I feel lost because of my husband's affair
I'm a part-time worker in my 40s, and my husband has been having an affair with the mother of a classmate of our second son.
Their relationship apparently started developing at a party held in appreciation of the board members of the parent-teacher association. I learned about the affair last summer.
I told my husband to break up with her, but he said, "I'm allowed to freely love other women, even now." I can't begin to understand that.
My husband said he loves our two sons and does not see this as being unfaithful to me.
He even said, "Her husband's having an affair, too, so what's the big deal?"
He just doesn't get that he's a home-wrecker.
I believed I had a happy life with him stretching over a period of almost two decades, including when we first started dating.
I could never even consider divorcing him because our children are thriving so well in our family as it is.
However, I'm so shocked by his infidelity, I don't even feel like talking to my husband. I feel so frustrated, empty and full of pain.
Although I want to rebuild our relationship, I'm so angry these days that I have no idea what to do.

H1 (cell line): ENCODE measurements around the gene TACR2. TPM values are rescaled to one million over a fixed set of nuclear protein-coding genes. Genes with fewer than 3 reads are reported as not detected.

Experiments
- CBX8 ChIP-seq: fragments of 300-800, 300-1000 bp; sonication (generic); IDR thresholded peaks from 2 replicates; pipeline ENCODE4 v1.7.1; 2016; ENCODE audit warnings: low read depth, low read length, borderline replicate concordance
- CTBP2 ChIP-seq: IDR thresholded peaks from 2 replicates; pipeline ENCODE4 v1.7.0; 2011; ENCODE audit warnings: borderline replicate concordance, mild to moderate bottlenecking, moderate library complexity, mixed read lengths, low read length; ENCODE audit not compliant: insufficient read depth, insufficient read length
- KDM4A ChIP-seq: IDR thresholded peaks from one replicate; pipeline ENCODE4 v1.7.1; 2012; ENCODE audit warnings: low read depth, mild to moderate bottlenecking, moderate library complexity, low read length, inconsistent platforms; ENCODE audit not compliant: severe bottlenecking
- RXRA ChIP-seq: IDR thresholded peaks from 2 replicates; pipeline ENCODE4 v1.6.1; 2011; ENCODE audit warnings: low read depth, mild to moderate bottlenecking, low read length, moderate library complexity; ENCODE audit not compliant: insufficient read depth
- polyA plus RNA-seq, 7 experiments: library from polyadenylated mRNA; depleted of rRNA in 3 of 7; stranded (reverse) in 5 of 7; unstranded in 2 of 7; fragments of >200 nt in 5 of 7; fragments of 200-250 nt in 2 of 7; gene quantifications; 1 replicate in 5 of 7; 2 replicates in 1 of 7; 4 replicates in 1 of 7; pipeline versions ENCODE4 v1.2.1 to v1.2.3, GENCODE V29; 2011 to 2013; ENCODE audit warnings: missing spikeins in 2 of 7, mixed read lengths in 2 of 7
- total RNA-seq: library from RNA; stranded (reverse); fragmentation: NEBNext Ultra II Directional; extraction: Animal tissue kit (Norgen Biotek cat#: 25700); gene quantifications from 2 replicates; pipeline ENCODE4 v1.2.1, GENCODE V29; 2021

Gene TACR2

Our children are about to enter that difficult time of early adolescence, so I want to settle this as soon as possible.
S, Ibaraki Prefecture
Dear Ms. S:
My advice is you should pull yourself together. We all have critical moments where we have to go forward no matter how tough it is. You are in such a moment.
Act immediately to defend your life and children. It's hard for children to grow up in the shadow of what was once a family.
You should rise up to rebuild your family based on trust and love.
It's outrageous your husband is having an affair with the mother of his son's classmate.
He said he is allowed to love other women freely, sounding like a showbiz celebrity, but you should demand he be responsible as a father and a husband.
You also need to make him realise that people around him or even your children may know of his affair, given that you already know it.
Your husband probably thinks you're a pushover because you haven't reprimanded his behaviour strongly enough.
Be prepared to cause a storm when you fundamentally look into the problem and redefine your relationship with your husband to put it on more equal footing.
First and foremost, however, you must be resolute.
Don't simply cry or be angry at him.
You have to become a strong enough woman that your husband gives you the respect you deserve.
Junko Umihara, psychiatrist